At that time, a wandering ascetic named Subhadda, who was at Kusinârâ, heard the news of the Blessed One’s approaching death; and in order to clear up certain doubts that troubled his mind, he hurried to the Sâla Grove to speak to the Buddha. The Venerable Ânanda, however, did not wish the Buddha to be disturbed in his last moments, and though Subhadda made several appeals, access to the Master was refused. The Blessed One overheard the conversation. He knew at once that Subhadda was making his investigations with a genuine desire for knowledge; and knowing that Subhadda was capable of quickly grasping the answers, he desired that Subhadda be allowed to see him.
Subhadda’s uncertainty was whether the leaders of the other schools of thought such as Pûrana Kassapa, Nigantha Nâtaputta, and others had attained a true understanding. The Blessed One then spoke:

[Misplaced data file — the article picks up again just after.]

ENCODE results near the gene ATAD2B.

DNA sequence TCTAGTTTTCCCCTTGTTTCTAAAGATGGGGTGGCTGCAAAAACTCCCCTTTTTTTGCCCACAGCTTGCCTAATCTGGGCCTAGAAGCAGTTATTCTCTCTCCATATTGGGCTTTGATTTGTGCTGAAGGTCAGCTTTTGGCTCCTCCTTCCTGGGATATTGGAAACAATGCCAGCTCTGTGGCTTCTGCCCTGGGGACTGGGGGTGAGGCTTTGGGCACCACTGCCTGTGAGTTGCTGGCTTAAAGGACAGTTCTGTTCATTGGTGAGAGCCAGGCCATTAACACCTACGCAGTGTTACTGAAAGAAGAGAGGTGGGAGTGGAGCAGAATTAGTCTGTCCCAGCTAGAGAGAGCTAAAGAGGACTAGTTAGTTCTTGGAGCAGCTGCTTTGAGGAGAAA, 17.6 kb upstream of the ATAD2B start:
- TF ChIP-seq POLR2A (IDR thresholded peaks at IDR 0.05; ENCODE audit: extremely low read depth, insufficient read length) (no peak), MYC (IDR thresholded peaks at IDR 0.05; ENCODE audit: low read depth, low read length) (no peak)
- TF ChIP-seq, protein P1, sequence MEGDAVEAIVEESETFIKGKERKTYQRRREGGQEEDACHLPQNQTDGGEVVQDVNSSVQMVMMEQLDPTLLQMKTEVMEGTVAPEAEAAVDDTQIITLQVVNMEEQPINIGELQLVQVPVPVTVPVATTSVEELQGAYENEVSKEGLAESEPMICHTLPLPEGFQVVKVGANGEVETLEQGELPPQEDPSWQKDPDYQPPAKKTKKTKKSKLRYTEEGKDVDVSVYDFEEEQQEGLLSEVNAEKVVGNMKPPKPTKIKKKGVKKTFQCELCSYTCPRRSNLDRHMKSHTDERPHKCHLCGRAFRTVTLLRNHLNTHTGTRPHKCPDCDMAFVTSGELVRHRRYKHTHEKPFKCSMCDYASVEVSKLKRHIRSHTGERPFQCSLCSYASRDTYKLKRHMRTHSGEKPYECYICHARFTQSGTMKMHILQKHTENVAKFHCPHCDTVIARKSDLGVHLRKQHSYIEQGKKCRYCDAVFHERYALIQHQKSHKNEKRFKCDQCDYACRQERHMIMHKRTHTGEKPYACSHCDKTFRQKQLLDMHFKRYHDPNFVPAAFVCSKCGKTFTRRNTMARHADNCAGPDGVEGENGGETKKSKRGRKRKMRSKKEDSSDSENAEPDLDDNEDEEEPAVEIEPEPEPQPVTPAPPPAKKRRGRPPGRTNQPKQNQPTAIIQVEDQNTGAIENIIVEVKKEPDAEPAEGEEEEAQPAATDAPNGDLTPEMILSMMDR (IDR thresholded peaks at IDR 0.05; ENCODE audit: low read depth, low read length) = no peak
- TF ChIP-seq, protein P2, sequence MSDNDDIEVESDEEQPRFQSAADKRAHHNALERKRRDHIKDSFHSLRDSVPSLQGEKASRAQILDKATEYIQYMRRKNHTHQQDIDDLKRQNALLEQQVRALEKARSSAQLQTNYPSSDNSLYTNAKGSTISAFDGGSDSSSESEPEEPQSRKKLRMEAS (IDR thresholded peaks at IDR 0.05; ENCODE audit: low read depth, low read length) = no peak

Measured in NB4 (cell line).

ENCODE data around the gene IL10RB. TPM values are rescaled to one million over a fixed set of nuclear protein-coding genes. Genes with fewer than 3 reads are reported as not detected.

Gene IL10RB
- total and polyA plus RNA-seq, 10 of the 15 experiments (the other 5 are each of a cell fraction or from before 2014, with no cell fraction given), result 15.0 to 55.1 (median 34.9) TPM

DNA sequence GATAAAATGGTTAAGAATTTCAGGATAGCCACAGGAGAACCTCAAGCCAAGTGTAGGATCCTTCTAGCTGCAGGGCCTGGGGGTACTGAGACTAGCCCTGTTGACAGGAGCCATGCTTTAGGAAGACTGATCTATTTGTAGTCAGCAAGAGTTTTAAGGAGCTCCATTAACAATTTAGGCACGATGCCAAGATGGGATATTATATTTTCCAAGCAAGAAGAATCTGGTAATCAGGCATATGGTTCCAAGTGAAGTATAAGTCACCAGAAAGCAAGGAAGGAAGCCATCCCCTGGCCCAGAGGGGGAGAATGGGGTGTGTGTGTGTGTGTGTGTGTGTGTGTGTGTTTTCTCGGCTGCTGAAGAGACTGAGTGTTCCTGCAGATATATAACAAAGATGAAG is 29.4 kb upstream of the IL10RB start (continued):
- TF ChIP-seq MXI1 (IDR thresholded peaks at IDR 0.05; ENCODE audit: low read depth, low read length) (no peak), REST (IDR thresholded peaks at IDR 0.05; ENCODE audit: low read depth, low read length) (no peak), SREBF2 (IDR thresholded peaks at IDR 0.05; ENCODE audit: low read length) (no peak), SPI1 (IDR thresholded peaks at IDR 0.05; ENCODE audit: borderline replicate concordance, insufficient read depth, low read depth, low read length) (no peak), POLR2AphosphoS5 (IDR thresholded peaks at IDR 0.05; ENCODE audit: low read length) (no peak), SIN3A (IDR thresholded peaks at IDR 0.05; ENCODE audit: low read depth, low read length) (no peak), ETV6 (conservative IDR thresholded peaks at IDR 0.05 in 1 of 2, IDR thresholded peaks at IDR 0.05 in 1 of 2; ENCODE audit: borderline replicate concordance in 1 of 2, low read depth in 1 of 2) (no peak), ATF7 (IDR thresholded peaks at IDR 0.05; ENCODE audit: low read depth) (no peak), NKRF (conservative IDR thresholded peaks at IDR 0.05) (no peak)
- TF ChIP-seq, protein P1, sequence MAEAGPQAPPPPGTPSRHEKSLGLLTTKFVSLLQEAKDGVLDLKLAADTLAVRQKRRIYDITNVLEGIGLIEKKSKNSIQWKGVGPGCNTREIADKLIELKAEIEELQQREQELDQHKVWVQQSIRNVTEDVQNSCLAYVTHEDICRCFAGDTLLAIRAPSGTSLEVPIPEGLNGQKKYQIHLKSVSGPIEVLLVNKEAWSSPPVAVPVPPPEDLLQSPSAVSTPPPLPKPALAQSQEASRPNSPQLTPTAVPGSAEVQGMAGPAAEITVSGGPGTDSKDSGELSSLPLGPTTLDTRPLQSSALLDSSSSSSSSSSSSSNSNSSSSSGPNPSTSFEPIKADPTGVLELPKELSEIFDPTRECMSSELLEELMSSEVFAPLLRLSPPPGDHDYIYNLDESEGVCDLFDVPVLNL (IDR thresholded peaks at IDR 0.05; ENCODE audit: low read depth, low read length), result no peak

“In whatsoever Doctrine and Discipline (dhamma-vinaya), Subhadda, the Noble Eightfold Path is not found, neither in it is there found a man of true saintliness of the first, or of the second, or of the third, or of the fourth degree. And in whatsoever Doctrine and Discipline, Subhadda, the Noble Eightfold Path is found, in it is found the man of true saintliness of the first, and the second, and the third, and the fourth degree.n58Now, in this Doctrine and Discipline, Subhadda, is found the Noble Eightfold Path, and in it too are found the men of true saintliness of all the four degrees. Void are the systems of other teachers, void of true saints. And in this one, Subhadda, may the brethren live the life that is right, so that the world be not bereft of arahats.”
Hearing the words of the Blessed One, Subhadda gained confidence, and took refuge in the Buddha, the Dhamma, and the Sangha. Furthermore, he desired to be admitted into the Order, and the Buddha requested the Venerable Ânanda to receive him. Subhadda thus became the last convert and the last disciple of the Blessed One, and before long by his strenuous effort he attained the final stage of arahatship.